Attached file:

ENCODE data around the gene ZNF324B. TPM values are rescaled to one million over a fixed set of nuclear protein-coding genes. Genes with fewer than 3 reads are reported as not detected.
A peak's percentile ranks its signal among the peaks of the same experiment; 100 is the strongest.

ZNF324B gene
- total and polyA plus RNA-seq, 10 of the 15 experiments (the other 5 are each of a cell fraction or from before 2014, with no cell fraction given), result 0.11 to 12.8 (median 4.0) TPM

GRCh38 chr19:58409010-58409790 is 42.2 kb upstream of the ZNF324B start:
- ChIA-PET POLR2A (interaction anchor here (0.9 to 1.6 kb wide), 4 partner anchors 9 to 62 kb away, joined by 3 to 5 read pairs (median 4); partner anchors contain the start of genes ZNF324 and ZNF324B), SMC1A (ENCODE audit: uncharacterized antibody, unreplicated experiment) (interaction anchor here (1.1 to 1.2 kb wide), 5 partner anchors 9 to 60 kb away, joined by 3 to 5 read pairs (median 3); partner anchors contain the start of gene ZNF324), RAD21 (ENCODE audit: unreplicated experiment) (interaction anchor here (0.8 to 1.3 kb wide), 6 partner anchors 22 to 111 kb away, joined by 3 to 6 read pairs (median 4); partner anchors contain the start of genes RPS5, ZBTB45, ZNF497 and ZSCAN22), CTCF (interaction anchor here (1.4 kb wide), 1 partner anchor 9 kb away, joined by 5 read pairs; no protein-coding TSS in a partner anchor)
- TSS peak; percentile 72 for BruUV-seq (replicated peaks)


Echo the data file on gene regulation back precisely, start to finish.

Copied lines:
ENCODE data around the gene ZNF324B. TPM values are rescaled to one million over a fixed set of nuclear protein-coding genes. Genes with fewer than 3 reads are reported as not detected.
A peak's percentile ranks its signal among the peaks of the same experiment; 100 is the strongest.

ZNF324B gene
- total and polyA plus RNA-seq, 10 of the 15 experiments (the other 5 are each of a cell fraction or from before 2014, with no cell fraction given), result 0.11 to 12.8 (median 4.0) TPM

GRCh38 chr19:58409010-58409790 is 42.2 kb upstream of the ZNF324B start:
- ChIA-PET POLR2A (interaction anchor here (0.9 to 1.6 kb wide), 4 partner anchors 9 to 62 kb away, joined by 3 to 5 read pairs (median 4); partner anchors contain the start of genes ZNF324 and ZNF324B), SMC1A (ENCODE audit: uncharacterized antibody, unreplicated experiment) (interaction anchor here (1.1 to 1.2 kb wide), 5 partner anchors 9 to 60 kb away, joined by 3 to 5 read pairs (median 3); partner anchors contain the start of gene ZNF324), RAD21 (ENCODE audit: unreplicated experiment) (interaction anchor here (0.8 to 1.3 kb wide), 6 partner anchors 22 to 111 kb away, joined by 3 to 6 read pairs (median 4); partner anchors contain the start of genes RPS5, ZBTB45, ZNF497 and ZSCAN22), CTCF (interaction anchor here (1.4 kb wide), 1 partner anchor 9 kb away, joined by 5 read pairs; no protein-coding TSS in a partner anchor)
- TSS peak; percentile 72 for BruUV-seq (replicated peaks)